Ask anyone from outside Wales to name something for which we're famous, and the odds are that the name of Llanfairpwllgwyngyllgogerychwyrndrobwllllantysiliogogogoch on Anglesey would rank in their top five.
But what's really in a place name?
Should Beddau in Rhondda Cynon Taf be pronounced "Bather", as many of the locals do, or "Beth-eye" according to its roots in Welsh?
A group of geographical and historical experts from around Wales say Welsh place names are particularly important, as they tend to be descriptive of the conditions at the time of naming, whereas English place-names are subject to obscure influences from Latin, German, French and Scandinavian languages.
Despite the rich source of information which they could hold, Wales does not have a national place-name body monitoring trends and derivations, as does Scotland, England and Northern Ireland.
Yet a conference this weekend, organised by The Snowdonia National Park, Cymdeithas Edward Llwyd and the Welsh Assembly Government is aiming to change that, by drawing together historians, geographers and linguists to form Wales' own place name society.
Twm Elias of Snowdonia's Plas Tan y Bwlch study centre, has helped organise the Llên Natur conference, and explained:
"It's not so much how people pronounce place-names today, it's about recording how locations have been named, written and pronounced over time."
"People who live in Beddau are welcome to call it 'Bather' or 'Beth-eye' as they choose; it's their town after all! But if we forget that the town's name comes from Beddau, the Welsh for graves, then we'd be losing an understanding of its possible roots as an ancient, pre-Christian burial site."
But whilst the true meaning of Beddau's name is not fully understood, many other historical, socio-economic, and environmental riddles have been solved through the study of how our ancestors named their lands.
Through the name of Dôl-y-Pennau in Snowdonia ( which translates into "Meadow of Heads"), members of the Llên Natur project were able to point archaeologists to the previously-undiscovered site of a massacre between feuding Welsh princes, which resulted in dozens of people being beheaded before their heads were discarded in a field in the area named in their memory.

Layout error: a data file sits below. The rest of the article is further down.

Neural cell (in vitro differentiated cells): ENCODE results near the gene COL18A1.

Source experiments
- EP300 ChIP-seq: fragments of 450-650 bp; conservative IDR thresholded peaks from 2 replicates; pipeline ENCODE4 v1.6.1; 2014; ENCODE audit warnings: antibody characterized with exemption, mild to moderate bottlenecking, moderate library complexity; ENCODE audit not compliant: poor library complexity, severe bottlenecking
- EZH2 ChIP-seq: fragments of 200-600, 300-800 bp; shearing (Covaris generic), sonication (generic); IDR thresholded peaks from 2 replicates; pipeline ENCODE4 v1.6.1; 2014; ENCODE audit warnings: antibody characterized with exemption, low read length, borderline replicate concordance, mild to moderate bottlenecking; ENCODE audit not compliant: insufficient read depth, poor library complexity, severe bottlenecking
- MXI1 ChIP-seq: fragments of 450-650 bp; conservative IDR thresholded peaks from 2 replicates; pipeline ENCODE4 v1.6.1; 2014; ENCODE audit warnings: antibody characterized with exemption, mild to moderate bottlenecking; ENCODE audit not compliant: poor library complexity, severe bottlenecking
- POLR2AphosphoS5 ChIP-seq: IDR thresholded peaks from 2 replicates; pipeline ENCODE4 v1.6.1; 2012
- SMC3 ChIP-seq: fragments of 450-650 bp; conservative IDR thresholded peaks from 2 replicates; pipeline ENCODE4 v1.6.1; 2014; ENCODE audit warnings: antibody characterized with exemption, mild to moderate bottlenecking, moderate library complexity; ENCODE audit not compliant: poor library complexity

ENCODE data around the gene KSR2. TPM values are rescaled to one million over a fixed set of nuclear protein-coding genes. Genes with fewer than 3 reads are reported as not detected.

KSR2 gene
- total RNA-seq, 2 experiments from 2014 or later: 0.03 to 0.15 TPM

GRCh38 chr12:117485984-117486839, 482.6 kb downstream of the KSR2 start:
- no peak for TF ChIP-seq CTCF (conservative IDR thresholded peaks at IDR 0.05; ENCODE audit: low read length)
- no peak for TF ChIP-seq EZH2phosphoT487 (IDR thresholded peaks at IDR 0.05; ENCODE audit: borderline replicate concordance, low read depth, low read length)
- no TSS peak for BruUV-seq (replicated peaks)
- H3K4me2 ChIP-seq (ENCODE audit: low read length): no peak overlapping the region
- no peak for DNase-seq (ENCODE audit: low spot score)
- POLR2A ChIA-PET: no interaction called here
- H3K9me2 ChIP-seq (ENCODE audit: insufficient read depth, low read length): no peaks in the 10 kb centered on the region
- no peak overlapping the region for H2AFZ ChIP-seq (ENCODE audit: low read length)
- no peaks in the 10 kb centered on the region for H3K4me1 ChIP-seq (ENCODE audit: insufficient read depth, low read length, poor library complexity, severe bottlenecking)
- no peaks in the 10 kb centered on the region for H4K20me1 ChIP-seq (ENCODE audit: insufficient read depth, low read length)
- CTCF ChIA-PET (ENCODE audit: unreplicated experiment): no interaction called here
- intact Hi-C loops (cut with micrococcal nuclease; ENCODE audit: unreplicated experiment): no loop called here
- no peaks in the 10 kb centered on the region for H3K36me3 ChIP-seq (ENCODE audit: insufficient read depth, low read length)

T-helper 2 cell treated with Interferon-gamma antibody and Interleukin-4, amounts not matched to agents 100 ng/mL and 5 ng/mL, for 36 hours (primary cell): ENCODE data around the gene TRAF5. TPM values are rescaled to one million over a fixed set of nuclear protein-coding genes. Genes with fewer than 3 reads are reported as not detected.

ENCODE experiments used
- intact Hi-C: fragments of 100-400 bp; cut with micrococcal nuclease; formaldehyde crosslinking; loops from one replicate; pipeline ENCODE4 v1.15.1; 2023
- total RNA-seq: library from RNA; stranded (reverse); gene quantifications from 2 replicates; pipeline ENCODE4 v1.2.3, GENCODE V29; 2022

A study of a concentration in eastern Wales, of places bearing the suffix 'Wern' or 'Gwern' has similarly lent fresh understanding to the trade links between medieval Wales and the Norman Marcher states.
Gwern derives from the Welsh for alder tree, the willow-like wood from which was used to manufacture clogs for agricultural workers.
While the trees are native throughout Wales, the frequency of Wern and Gwern in the east of the country pointed historians towards studying potential sites where they may have been grown on a commercial basis, for sale to agricultural areas over the border in Herefordshire and Shropshire.
But not all the discoveries are of a purely historical nature.
The pine marten, a small mammal once native to Wales, is now facing extinction.
However, the number of places which include 'bela' - Welsh for pine marten - in their name is testament to the frequency with which they were once found here.
Conservationists are using these places as a starting point to study satellite imagery for potential sites where pine martens may one day be re-introduced into the wild.
This weekend's conference is the culmination of years of work by Duncan Brown, a Welsh-speaker whose work for the Countryside Council for Wales led to his fascination with the links between language and environment.
But he warned: "It's sometimes dangerous to read too much into place names, or to take them too literally."
"For example, places with 'eos' suffixes derive from the Welsh for nightingale. They're no longer native to Wales, and there's some debate whether they ever were.
"Yet there are two clusters of 'eos' names in Wales, one around Carmarthenshire and Glamorganshire, and another in the north, centred around Denbighshire and northern Powys."
"The south Wales group are prefixed with terms like 'llwyn', a copse, or 'y-pant' , a hollow, which correspond with the natural habitat of nightingales."
"However, the group in the north have prefixes like 'llety'r', from the Welsh for a tavern or inn.
"So the reference to nightingale is far more likely to have originated from someone who sung there, with the voice of a nightingale."
Message of importance
The Llên Natur conference is being opened with an address by Culture Minister Alun Ffred Jones.
Mr Brown is hoping this will prove indicative of more concrete support for the project.
"It's fantastic to have Alun Ffred along to speak anyway, as it's a real recognition of the hard work everyone has put in," he said.
"Everyone knows that there's not much money to go around at the moment, but inexpensive things could make a big difference."
"We've already made a huge start on a database of place-names and their origins on the Llên Natur website, and with access to support from the assembly (government) we could go even further."
"Also, some within the group would like to see legislation brought before the assembly to prevent historic Welsh place names becoming anglicised or changed altogether to ones with no local significance."
"Even if the resources weren't available to police it rigorously, the simple presence of legislation would send out a message of the importance that Welsh place names continue to have to this day."